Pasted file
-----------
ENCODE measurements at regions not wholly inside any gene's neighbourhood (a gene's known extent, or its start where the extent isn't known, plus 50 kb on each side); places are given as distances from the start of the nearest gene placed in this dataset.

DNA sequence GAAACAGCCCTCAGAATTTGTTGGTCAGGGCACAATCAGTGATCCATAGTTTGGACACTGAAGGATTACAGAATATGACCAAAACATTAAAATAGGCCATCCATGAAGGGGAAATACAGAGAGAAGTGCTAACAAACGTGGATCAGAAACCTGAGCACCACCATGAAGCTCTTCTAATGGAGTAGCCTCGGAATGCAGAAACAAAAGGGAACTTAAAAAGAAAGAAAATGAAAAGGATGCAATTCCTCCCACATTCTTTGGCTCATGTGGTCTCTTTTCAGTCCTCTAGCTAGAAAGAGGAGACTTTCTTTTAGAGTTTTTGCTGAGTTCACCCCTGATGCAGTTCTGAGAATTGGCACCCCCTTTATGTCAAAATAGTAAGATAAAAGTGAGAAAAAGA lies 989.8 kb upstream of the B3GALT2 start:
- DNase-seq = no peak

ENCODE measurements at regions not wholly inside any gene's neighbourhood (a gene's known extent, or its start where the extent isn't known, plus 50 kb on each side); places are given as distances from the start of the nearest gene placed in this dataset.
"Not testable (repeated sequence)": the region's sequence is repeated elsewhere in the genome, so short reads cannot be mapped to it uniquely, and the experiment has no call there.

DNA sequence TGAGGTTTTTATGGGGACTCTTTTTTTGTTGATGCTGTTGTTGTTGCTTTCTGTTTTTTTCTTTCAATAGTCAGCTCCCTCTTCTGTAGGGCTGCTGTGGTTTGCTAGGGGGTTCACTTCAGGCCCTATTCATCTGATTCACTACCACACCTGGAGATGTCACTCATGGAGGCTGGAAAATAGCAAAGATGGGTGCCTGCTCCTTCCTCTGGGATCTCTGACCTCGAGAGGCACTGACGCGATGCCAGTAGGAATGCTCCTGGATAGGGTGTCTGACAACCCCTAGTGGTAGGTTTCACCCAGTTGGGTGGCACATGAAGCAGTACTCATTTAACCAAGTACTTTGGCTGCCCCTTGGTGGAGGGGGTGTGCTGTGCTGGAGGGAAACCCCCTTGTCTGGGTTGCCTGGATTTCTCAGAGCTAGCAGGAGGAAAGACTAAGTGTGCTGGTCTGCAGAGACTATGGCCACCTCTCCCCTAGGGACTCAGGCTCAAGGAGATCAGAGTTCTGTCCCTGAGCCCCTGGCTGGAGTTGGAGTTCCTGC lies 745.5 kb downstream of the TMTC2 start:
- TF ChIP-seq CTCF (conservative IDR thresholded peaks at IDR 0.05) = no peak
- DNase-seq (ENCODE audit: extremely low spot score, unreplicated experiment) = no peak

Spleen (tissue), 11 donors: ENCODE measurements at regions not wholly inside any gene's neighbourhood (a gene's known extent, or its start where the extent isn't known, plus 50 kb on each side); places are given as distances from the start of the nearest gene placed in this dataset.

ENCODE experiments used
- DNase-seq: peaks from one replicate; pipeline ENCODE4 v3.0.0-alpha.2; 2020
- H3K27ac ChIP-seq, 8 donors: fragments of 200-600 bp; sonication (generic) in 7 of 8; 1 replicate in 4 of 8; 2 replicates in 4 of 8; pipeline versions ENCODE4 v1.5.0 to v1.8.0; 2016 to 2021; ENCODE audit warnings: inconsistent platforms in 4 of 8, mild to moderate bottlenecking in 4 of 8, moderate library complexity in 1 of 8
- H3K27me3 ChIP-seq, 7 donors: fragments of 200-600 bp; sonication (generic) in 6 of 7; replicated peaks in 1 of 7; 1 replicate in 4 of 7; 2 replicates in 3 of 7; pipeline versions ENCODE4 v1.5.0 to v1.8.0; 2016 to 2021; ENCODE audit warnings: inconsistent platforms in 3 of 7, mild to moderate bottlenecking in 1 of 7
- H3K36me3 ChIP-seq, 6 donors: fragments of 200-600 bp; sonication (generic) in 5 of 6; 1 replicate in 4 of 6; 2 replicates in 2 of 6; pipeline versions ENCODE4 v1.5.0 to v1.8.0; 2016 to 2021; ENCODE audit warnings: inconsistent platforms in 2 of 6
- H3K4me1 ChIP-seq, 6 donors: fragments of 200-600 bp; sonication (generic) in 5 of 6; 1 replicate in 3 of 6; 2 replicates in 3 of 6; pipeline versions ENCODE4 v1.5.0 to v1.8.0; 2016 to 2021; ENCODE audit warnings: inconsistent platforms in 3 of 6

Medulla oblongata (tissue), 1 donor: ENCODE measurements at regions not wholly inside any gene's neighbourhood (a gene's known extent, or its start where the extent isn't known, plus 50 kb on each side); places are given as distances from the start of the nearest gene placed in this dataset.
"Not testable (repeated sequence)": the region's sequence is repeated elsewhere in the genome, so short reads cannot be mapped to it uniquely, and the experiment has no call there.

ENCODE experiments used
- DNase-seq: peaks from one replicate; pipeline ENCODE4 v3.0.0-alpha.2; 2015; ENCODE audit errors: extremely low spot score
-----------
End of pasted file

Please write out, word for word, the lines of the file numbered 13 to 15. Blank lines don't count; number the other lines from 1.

- H3K27me3 ChIP-seq, 7 donors: fragments of 200-600 bp; sonication (generic) in 6 of 7; replicated peaks in 1 of 7; 1 replicate in 4 of 7; 2 replicates in 3 of 7; pipeline versions ENCODE4 v1.5.0 to v1.8.0; 2016 to 2021; ENCODE audit warnings: inconsistent platforms in 3 of 7, mild to moderate bottlenecking in 1 of 7
- H3K36me3 ChIP-seq, 6 donors: fragments of 200-600 bp; sonication (generic) in 5 of 6; 1 replicate in 4 of 6; 2 replicates in 2 of 6; pipeline versions ENCODE4 v1.5.0 to v1.8.0; 2016 to 2021; ENCODE audit warnings: inconsistent platforms in 2 of 6
- H3K4me1 ChIP-seq, 6 donors: fragments of 200-600 bp; sonication (generic) in 5 of 6; 1 replicate in 3 of 6; 2 replicates in 3 of 6; pipeline versions ENCODE4 v1.5.0 to v1.8.0; 2016 to 2021; ENCODE audit warnings: inconsistent platforms in 3 of 6